In vacating the Park Service permit in early August, Judge Gregory did not rule decisively on whether the Park Service has authority to issue the permit under the Blue Ridge Parkway Organic Act, but he said it had failed to show how the project is consistent with the purposes of the parkway and National Park System. For example, the Park Service had conducted a visibility study and found that because the crossing at Reeds Gap near the Wintergreen entrance would be very visible, it would “thus significantly decreasing the park’s scenic value.”

In trying to get Congress to pass a bill (buried in the omnibus spending bill where they surely hoped no one would notice it) giving the Park Service authority to allow construction, Dominion is clearly trying to make an end run around pending Court rulings that might not be in their favor. Austin “DJ” Gerken, an attorney for the Southern Environmental Law Center, commented, “It’s disappointing but not surprising that Dominion would try to bend the law to its will. It’s already tried to bend the agencies to its will.” And he added, “The fact that Dominion is trying to work around [the law] before it even knows what the court has ruled is really shocking and bold.”

Take action! Contact your Senators and Representatives to urge them to oppose any legislative amendment that would give the National Park Service unchecked authority to allow pipeline construction. Contact Senator Shelby and other members of the Senate Appropriations Committee. Senator Kaine’s office says he does not support the measure, so thank Senator Kaine for protecting the land held in common for all of us to enjoy.

Coalition Voices Concern about Atlantic Coast Pipeline

The Coalition to Protect America’s National Parks is a non-profit organization composed of retired, former, or current employees of the National Park Service that studies, educates, speaks, and acts for the preservation of our National Park System. On November 12, 2018, Philip A. Francis, Jr., Chair of the Coalition and a former superintendent of the Blue Ridge Parkway, wrote to the Acting Director of the National Park Service on behalf of the Coalition “to express our concern about the Atlantic Coast Pipeline and the permit that the National Park Service has granted to allow a natural gas pipeline to cross the Appalachian Trail and the Blue Ridge Parkway.”

In his letter, Mr. Francis says, “There is no evidence that impacts to the critical views enjoyed by millions of Parkway visitors were considered in this decision. There also is no indication that the Service considered the cumulative effects of this action on visitors’ enjoyment of Parkway resources, the impact to the hundreds of businesses that benefit from the millions of visitors with an economic impact exceeding $1 billion annually, or the precedent that this decision would create that could lead to further deterioration of Parkway views. This decision is contrary to decades of past decisions made by superintendents of the Parkway, and the National Park Service.”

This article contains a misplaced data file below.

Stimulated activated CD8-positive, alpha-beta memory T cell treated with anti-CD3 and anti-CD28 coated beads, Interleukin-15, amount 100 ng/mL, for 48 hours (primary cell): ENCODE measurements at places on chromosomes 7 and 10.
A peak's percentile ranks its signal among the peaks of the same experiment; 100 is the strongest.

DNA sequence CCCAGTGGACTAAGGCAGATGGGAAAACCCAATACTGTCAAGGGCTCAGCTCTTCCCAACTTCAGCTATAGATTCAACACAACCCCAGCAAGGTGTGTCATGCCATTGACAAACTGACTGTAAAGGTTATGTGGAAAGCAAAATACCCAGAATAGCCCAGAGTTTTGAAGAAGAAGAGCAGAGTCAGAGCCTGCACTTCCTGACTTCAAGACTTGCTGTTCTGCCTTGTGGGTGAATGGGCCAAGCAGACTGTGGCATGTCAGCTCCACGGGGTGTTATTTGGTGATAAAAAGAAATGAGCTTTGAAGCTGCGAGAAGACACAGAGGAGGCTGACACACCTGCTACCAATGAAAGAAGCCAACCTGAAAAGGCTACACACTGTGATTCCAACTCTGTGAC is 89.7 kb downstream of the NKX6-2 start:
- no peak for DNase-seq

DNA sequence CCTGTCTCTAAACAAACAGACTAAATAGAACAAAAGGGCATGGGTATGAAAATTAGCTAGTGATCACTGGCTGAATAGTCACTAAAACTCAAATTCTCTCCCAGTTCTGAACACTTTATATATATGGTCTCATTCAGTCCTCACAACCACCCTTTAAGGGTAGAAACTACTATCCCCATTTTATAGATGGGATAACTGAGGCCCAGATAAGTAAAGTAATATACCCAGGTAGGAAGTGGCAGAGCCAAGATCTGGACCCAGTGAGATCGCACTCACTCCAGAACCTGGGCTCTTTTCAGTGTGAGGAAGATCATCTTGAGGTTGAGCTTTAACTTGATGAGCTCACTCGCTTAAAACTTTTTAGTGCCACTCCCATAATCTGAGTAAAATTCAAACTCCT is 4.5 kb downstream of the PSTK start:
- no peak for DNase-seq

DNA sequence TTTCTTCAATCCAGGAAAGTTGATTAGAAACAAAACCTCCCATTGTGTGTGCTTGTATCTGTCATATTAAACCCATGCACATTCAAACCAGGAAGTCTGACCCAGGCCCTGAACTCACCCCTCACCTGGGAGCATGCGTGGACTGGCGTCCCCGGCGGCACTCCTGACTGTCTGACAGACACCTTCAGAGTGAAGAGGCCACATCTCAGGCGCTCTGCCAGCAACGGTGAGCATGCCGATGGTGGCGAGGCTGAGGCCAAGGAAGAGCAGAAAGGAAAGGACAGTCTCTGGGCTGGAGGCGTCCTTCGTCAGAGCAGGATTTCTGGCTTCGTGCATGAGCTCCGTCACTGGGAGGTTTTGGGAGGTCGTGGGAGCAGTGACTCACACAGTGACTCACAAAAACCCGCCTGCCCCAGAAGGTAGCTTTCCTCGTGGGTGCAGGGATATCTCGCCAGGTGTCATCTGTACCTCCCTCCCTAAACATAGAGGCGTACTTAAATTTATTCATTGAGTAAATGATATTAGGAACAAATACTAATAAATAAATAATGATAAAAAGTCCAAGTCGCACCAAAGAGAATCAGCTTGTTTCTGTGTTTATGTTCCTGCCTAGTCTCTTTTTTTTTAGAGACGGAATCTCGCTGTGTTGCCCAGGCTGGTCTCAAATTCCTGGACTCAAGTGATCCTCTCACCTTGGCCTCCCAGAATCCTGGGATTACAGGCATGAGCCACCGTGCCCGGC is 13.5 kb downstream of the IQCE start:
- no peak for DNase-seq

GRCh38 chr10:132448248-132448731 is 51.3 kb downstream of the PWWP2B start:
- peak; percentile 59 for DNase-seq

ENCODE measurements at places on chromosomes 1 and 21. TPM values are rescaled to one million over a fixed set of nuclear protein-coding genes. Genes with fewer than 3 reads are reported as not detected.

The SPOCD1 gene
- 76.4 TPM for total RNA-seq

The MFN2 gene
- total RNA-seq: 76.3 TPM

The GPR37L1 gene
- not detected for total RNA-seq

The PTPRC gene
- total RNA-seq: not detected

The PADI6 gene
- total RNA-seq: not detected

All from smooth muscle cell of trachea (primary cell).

The NPS Organic Act requires the Park Service to “provide for the enjoyment of the same by such means and in such manner as to leave them unimpaired for future generations,” and Francis cites numerous examples of ways in which Parkway staff have worked over time to protect the Parkway for current and future visitors.

“Nothing should be done in derogation of park values. Decisions that adversely affect Parkway scenic views are actions that result in derogation of park values, which impact visitor experiences and potentially have an adverse effect to the economies of at least the 29 counties in Virginia and North Carolina. The Park Service has failed to properly administer the requirements provided by NPS policy and law, and the use of a categorical exclusion under the National Environmental Policy Act to authorize this permit for the pipeline is inappropriate and appears to have been made to accomplish political goals instead.”

On behalf of the Coalition, Francis “respectfully requests that the National Park Service reconsider its decision on the Atlantic Coast Pipeline by, as an initial matter, holding a scoping procedure to consider what level of NEPA compliance is necessary and obtaining the input of the public.”

Read the full letter here.